The Geological Society of America (GSA) has revised its 2006 statement on climate change. The GSA’s position statement on climate change is as follows:
Decades of scientific research have shown that climate can change from both natural and anthropogenic causes. The Geological Society of America (GSA) concurs with assessments by the National Academies of Science (2005), the National Research Council (2006), and the Intergovernmental Panel on Climate Change (IPCC, 2007) that global climate has warmed and that human activities (mainly greenhouse?gas emissions) account for most of the warming since the middle 1900s. If current trends continue, the projected increase in global temperature by the end of the twentyfirst century will result in large impacts on humans and other species. Addressing the challenges posed by climate change will require a combination of adaptation to the changes that are likely to occur and global reductions of CO2 emissions from anthropogenic sources.
The overall “position statement (1) summarizes the strengthened basis for the conclusion that humans are a major factor responsible for recent global warming; (2) describes the large effects on humans and ecosystems if greenhouse?gas concentrations and global climate reach projected levels; and (3) provides information for policy decisions guiding mitigation and adaptation strategies designed to address the future impacts of anthropogenic warming.”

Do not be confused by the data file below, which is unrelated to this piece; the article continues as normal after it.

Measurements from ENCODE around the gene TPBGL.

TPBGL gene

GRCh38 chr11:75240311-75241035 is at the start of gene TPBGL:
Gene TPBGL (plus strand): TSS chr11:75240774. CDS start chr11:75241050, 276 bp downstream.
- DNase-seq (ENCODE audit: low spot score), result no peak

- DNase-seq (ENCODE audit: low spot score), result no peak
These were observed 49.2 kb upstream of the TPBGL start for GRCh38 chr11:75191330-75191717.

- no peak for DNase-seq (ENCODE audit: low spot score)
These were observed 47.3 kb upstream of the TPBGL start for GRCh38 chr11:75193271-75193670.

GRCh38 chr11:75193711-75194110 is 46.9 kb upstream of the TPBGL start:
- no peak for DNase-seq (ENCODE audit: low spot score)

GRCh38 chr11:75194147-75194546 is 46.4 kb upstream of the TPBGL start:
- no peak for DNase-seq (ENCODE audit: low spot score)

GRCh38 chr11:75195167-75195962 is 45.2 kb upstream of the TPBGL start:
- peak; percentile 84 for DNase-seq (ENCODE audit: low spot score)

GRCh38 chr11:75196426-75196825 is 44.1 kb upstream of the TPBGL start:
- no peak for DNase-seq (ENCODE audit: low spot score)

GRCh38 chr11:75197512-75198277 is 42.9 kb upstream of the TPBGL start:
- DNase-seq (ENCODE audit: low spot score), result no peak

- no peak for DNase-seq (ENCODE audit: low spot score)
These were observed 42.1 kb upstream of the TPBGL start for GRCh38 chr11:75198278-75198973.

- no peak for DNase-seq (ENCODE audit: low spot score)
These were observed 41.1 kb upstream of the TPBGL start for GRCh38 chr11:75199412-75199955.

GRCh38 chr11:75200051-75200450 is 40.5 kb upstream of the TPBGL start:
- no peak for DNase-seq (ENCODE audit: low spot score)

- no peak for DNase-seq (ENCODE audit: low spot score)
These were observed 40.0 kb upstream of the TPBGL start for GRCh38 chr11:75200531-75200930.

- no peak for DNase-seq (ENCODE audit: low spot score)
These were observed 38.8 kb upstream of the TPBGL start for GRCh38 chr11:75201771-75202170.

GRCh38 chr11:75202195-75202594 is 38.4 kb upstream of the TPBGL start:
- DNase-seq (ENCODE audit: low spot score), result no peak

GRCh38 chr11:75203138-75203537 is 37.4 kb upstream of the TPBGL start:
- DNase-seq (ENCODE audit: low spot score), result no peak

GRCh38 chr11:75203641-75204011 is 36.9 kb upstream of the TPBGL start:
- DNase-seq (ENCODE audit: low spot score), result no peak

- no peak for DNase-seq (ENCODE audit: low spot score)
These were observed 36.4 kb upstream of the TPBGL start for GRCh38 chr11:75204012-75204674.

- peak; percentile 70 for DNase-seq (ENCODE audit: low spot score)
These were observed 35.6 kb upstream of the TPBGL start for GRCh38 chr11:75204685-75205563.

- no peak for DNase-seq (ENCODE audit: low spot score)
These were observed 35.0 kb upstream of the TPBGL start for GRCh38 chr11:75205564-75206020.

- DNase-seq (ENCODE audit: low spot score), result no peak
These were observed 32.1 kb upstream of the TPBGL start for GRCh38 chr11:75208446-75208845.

For some reason, it seems doubtful that too many of us will see this on the front page of our local newspapers.
The GSA makes a strong statement about scientific advances in terms of understanding climate change:
Scientific advances in the first decade of the 21st century have greatly reduced previous uncertainties about the amplitude and causes of recent global warming.
The position paper makes clear that natural causes cannot explain the warming that we see: